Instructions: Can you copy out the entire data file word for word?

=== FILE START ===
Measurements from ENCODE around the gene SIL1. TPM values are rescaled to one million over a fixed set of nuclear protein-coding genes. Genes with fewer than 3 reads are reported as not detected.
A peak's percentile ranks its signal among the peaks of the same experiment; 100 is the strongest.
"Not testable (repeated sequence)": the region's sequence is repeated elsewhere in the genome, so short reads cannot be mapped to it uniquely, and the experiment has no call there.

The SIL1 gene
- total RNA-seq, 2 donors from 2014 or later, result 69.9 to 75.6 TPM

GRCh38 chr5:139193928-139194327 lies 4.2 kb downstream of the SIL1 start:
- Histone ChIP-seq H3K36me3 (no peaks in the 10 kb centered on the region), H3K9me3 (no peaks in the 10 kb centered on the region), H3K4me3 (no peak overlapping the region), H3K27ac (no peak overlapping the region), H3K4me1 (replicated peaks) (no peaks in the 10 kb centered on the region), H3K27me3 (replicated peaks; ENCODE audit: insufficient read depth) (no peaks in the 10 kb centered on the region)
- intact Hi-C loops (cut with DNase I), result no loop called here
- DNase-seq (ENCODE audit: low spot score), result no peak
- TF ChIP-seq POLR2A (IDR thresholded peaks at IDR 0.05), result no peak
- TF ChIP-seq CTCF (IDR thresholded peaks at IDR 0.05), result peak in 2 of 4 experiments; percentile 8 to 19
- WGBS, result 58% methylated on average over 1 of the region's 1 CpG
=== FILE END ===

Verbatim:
Measurements from ENCODE around the gene SIL1. TPM values are rescaled to one million over a fixed set of nuclear protein-coding genes. Genes with fewer than 3 reads are reported as not detected.
A peak's percentile ranks its signal among the peaks of the same experiment; 100 is the strongest.
"Not testable (repeated sequence)": the region's sequence is repeated elsewhere in the genome, so short reads cannot be mapped to it uniquely, and the experiment has no call there.

The SIL1 gene
- total RNA-seq, 2 donors from 2014 or later, result 69.9 to 75.6 TPM

GRCh38 chr5:139193928-139194327 lies 4.2 kb downstream of the SIL1 start:
- Histone ChIP-seq H3K36me3 (no peaks in the 10 kb centered on the region), H3K9me3 (no peaks in the 10 kb centered on the region), H3K4me3 (no peak overlapping the region), H3K27ac (no peak overlapping the region), H3K4me1 (replicated peaks) (no peaks in the 10 kb centered on the region), H3K27me3 (replicated peaks; ENCODE audit: insufficient read depth) (no peaks in the 10 kb centered on the region)
- intact Hi-C loops (cut with DNase I), result no loop called here
- DNase-seq (ENCODE audit: low spot score), result no peak
- TF ChIP-seq POLR2A (IDR thresholded peaks at IDR 0.05), result no peak
- TF ChIP-seq CTCF (IDR thresholded peaks at IDR 0.05), result peak in 2 of 4 experiments; percentile 8 to 19
- WGBS, result 58% methylated on average over 1 of the region's 1 CpG